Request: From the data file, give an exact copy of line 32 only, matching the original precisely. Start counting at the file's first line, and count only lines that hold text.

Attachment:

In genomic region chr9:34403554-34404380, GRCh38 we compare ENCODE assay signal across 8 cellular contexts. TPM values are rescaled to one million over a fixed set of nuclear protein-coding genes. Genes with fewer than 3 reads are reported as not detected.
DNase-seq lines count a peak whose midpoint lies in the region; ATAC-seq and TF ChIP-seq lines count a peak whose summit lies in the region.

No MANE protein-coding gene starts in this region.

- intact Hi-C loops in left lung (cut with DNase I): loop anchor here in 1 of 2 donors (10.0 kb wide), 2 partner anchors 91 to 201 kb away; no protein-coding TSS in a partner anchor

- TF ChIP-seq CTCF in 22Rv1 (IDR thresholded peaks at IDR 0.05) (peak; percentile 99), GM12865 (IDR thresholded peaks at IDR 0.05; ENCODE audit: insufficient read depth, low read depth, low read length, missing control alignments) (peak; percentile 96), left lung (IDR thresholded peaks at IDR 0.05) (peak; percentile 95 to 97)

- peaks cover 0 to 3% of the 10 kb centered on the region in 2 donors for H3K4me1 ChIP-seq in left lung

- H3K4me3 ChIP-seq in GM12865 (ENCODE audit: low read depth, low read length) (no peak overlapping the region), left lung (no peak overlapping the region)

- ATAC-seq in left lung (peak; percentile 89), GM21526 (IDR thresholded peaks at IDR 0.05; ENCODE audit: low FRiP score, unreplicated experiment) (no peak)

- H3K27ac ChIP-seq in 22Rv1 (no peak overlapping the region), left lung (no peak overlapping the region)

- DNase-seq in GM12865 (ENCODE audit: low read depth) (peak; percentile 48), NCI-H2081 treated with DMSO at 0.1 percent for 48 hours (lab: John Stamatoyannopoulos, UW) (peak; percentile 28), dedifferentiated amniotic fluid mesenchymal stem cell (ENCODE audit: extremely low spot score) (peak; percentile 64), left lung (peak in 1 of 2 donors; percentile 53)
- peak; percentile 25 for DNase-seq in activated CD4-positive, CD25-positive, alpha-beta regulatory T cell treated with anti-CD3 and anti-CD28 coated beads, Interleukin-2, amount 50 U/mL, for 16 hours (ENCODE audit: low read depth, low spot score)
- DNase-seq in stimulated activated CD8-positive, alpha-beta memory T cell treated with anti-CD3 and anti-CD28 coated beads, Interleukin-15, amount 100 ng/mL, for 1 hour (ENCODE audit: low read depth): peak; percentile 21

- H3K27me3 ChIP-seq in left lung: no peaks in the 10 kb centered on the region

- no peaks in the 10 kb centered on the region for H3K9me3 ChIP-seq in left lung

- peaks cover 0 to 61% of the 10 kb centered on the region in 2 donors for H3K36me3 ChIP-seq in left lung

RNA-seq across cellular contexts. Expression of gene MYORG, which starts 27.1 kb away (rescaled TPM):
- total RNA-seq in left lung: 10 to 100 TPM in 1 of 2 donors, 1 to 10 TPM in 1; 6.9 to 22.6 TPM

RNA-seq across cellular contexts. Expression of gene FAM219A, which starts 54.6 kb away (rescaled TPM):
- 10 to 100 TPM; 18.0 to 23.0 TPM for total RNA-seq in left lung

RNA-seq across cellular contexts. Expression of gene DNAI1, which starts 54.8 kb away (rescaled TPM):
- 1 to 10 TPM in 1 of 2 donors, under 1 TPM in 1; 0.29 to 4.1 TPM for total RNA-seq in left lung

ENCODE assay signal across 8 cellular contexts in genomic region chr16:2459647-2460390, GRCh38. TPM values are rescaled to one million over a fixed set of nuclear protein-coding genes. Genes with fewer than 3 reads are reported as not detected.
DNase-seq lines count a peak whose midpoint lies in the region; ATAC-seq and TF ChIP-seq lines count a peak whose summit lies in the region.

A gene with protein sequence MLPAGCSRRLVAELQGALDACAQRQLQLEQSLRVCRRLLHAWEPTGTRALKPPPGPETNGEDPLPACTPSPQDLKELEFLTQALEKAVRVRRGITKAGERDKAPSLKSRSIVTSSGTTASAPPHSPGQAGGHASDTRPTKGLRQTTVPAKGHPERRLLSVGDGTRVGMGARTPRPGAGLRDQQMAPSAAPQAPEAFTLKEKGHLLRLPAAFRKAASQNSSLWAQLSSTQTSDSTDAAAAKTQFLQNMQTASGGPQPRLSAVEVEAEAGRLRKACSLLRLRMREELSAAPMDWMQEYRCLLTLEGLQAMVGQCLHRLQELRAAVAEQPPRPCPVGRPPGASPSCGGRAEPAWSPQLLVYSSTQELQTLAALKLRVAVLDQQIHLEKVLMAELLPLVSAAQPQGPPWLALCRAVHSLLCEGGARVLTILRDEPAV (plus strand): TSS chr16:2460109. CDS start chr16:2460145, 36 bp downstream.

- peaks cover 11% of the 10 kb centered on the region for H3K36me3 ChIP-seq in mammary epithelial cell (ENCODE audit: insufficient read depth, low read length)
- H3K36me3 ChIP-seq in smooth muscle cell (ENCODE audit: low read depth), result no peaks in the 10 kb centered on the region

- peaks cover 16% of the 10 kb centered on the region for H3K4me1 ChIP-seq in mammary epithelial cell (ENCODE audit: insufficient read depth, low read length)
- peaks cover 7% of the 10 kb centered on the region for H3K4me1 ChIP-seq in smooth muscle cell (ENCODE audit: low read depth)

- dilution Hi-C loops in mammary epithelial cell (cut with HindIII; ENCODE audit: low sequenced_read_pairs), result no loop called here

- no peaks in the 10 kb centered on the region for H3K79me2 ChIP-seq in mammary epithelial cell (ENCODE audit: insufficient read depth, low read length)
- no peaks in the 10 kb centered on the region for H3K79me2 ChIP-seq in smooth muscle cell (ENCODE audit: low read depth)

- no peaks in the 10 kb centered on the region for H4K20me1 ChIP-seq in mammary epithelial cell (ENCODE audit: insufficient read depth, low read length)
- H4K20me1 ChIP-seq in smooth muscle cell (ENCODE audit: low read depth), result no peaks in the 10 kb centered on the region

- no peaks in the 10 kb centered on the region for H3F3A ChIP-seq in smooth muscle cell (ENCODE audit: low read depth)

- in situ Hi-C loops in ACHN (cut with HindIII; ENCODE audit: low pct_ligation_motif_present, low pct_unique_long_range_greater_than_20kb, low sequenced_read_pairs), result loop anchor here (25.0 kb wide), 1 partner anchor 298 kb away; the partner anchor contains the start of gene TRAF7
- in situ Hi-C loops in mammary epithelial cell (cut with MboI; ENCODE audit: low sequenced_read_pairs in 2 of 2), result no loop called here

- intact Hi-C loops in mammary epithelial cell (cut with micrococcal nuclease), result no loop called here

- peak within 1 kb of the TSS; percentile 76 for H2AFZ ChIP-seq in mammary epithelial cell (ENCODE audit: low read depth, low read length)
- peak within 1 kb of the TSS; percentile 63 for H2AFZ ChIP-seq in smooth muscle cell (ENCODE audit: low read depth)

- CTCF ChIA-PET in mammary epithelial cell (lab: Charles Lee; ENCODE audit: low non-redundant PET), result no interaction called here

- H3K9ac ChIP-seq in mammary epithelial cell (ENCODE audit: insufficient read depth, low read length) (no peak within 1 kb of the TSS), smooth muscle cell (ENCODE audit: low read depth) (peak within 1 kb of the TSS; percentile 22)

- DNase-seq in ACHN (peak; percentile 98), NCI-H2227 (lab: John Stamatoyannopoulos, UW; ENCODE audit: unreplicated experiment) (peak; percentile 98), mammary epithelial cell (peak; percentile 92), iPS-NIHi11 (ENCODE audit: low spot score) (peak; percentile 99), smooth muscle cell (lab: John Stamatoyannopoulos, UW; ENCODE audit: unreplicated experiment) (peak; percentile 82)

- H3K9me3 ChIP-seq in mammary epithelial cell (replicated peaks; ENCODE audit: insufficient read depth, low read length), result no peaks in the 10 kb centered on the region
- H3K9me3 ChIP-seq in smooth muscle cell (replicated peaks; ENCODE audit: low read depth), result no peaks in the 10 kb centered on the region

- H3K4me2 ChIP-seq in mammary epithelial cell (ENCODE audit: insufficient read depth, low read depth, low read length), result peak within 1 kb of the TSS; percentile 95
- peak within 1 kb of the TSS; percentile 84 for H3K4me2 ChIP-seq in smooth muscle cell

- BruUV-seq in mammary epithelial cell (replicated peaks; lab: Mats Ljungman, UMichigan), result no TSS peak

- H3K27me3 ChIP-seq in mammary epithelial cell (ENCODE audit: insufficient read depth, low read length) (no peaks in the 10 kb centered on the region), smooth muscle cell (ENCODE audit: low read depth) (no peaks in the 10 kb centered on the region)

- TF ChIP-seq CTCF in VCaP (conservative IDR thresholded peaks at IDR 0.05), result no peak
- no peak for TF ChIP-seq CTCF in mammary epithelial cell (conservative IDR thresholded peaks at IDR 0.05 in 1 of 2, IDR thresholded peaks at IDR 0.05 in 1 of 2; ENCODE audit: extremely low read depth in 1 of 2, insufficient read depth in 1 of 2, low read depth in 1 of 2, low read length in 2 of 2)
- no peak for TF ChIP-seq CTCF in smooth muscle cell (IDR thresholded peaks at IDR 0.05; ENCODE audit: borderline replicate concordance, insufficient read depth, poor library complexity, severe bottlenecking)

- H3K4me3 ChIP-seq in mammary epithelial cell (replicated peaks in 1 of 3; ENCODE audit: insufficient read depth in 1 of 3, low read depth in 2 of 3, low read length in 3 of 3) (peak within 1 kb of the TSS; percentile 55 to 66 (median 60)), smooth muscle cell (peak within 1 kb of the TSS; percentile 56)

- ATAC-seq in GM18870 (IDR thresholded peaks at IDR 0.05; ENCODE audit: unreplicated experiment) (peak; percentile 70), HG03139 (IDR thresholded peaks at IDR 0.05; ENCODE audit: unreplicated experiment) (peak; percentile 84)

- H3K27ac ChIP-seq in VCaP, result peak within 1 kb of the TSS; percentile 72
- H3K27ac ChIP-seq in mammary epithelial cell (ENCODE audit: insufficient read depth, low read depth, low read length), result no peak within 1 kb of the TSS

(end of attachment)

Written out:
- no peaks in the 10 kb centered on the region for H4K20me1 ChIP-seq in mammary epithelial cell (ENCODE audit: insufficient read depth, low read length)